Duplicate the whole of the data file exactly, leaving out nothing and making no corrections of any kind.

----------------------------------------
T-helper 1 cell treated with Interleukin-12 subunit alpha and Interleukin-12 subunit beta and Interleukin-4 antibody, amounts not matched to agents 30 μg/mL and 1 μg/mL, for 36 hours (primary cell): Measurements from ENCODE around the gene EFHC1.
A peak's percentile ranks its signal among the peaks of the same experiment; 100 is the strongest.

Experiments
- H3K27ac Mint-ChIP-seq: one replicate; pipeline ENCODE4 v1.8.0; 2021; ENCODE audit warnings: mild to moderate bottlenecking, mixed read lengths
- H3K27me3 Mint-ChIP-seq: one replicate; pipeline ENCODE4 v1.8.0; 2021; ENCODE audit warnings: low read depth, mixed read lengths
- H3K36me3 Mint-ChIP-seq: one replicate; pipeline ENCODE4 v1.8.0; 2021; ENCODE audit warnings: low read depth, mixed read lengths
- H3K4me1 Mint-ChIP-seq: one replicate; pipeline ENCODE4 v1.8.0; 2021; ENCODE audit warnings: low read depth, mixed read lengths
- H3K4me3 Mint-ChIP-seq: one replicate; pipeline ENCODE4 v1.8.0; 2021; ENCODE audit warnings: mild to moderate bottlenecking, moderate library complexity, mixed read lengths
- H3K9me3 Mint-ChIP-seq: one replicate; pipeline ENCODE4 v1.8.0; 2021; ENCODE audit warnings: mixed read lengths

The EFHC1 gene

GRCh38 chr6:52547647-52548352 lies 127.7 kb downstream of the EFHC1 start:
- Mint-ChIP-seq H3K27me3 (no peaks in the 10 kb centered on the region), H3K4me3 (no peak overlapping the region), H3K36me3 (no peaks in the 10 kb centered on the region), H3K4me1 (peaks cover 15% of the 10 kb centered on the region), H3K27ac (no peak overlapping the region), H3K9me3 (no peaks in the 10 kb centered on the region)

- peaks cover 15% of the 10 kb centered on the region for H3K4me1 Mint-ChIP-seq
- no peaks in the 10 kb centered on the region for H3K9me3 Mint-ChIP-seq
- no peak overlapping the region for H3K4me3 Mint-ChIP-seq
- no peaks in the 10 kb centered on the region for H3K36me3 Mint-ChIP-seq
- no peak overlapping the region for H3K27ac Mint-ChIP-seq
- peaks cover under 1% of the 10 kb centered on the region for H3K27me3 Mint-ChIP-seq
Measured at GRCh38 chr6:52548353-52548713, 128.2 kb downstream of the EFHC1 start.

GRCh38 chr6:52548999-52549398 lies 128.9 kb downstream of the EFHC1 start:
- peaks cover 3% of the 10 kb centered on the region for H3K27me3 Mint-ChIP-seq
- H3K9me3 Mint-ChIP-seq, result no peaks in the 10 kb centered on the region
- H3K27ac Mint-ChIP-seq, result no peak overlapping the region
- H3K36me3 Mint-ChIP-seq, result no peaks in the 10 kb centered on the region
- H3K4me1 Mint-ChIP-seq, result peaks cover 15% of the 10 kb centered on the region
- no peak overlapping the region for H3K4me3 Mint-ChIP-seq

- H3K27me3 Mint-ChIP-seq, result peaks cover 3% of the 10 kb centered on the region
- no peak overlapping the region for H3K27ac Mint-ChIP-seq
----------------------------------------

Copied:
T-helper 1 cell treated with Interleukin-12 subunit alpha and Interleukin-12 subunit beta and Interleukin-4 antibody, amounts not matched to agents 30 μg/mL and 1 μg/mL, for 36 hours (primary cell): Measurements from ENCODE around the gene EFHC1.
A peak's percentile ranks its signal among the peaks of the same experiment; 100 is the strongest.

Experiments
- H3K27ac Mint-ChIP-seq: one replicate; pipeline ENCODE4 v1.8.0; 2021; ENCODE audit warnings: mild to moderate bottlenecking, mixed read lengths
- H3K27me3 Mint-ChIP-seq: one replicate; pipeline ENCODE4 v1.8.0; 2021; ENCODE audit warnings: low read depth, mixed read lengths
- H3K36me3 Mint-ChIP-seq: one replicate; pipeline ENCODE4 v1.8.0; 2021; ENCODE audit warnings: low read depth, mixed read lengths
- H3K4me1 Mint-ChIP-seq: one replicate; pipeline ENCODE4 v1.8.0; 2021; ENCODE audit warnings: low read depth, mixed read lengths
- H3K4me3 Mint-ChIP-seq: one replicate; pipeline ENCODE4 v1.8.0; 2021; ENCODE audit warnings: mild to moderate bottlenecking, moderate library complexity, mixed read lengths
- H3K9me3 Mint-ChIP-seq: one replicate; pipeline ENCODE4 v1.8.0; 2021; ENCODE audit warnings: mixed read lengths

The EFHC1 gene

GRCh38 chr6:52547647-52548352 lies 127.7 kb downstream of the EFHC1 start:
- Mint-ChIP-seq H3K27me3 (no peaks in the 10 kb centered on the region), H3K4me3 (no peak overlapping the region), H3K36me3 (no peaks in the 10 kb centered on the region), H3K4me1 (peaks cover 15% of the 10 kb centered on the region), H3K27ac (no peak overlapping the region), H3K9me3 (no peaks in the 10 kb centered on the region)

- peaks cover 15% of the 10 kb centered on the region for H3K4me1 Mint-ChIP-seq
- no peaks in the 10 kb centered on the region for H3K9me3 Mint-ChIP-seq
- no peak overlapping the region for H3K4me3 Mint-ChIP-seq
- no peaks in the 10 kb centered on the region for H3K36me3 Mint-ChIP-seq
- no peak overlapping the region for H3K27ac Mint-ChIP-seq
- peaks cover under 1% of the 10 kb centered on the region for H3K27me3 Mint-ChIP-seq
Measured at GRCh38 chr6:52548353-52548713, 128.2 kb downstream of the EFHC1 start.

GRCh38 chr6:52548999-52549398 lies 128.9 kb downstream of the EFHC1 start:
- peaks cover 3% of the 10 kb centered on the region for H3K27me3 Mint-ChIP-seq
- H3K9me3 Mint-ChIP-seq, result no peaks in the 10 kb centered on the region
- H3K27ac Mint-ChIP-seq, result no peak overlapping the region
- H3K36me3 Mint-ChIP-seq, result no peaks in the 10 kb centered on the region
- H3K4me1 Mint-ChIP-seq, result peaks cover 15% of the 10 kb centered on the region
- no peak overlapping the region for H3K4me3 Mint-ChIP-seq

- H3K27me3 Mint-ChIP-seq, result peaks cover 3% of the 10 kb centered on the region
- no peak overlapping the region for H3K27ac Mint-ChIP-seq